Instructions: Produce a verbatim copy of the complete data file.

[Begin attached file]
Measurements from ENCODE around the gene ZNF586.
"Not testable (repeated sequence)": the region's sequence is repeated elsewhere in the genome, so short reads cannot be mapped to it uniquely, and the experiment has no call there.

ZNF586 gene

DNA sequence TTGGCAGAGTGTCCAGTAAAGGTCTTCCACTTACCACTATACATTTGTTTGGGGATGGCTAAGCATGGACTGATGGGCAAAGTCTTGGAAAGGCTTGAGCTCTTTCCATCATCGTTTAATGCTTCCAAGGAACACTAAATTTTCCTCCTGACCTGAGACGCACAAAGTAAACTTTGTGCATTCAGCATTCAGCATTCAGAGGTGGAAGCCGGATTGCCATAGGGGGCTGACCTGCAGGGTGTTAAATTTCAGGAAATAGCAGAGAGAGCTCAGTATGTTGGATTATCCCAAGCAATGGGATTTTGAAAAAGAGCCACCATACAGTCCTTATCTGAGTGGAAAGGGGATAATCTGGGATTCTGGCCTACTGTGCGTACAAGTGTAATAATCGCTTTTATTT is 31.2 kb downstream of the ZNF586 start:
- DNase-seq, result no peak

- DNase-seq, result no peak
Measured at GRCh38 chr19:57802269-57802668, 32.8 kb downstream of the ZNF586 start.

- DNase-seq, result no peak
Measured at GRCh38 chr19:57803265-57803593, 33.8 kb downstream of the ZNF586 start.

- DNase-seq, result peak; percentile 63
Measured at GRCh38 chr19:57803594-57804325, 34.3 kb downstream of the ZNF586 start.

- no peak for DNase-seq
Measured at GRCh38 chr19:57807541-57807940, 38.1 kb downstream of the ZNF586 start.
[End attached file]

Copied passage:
Measurements from ENCODE around the gene ZNF586.
"Not testable (repeated sequence)": the region's sequence is repeated elsewhere in the genome, so short reads cannot be mapped to it uniquely, and the experiment has no call there.

ZNF586 gene

DNA sequence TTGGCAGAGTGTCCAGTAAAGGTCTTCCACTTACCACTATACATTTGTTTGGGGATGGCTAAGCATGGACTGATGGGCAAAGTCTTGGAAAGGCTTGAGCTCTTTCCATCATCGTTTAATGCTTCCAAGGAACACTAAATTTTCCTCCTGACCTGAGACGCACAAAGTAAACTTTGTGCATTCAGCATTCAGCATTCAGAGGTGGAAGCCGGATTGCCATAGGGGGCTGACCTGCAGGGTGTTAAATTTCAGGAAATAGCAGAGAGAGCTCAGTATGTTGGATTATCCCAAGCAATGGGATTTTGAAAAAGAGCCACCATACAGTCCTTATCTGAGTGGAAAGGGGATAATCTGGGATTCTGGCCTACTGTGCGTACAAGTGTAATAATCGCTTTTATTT is 31.2 kb downstream of the ZNF586 start:
- DNase-seq, result no peak

- DNase-seq, result no peak
Measured at GRCh38 chr19:57802269-57802668, 32.8 kb downstream of the ZNF586 start.

- DNase-seq, result no peak
Measured at GRCh38 chr19:57803265-57803593, 33.8 kb downstream of the ZNF586 start.

- DNase-seq, result peak; percentile 63
Measured at GRCh38 chr19:57803594-57804325, 34.3 kb downstream of the ZNF586 start.

- no peak for DNase-seq
Measured at GRCh38 chr19:57807541-57807940, 38.1 kb downstream of the ZNF586 start.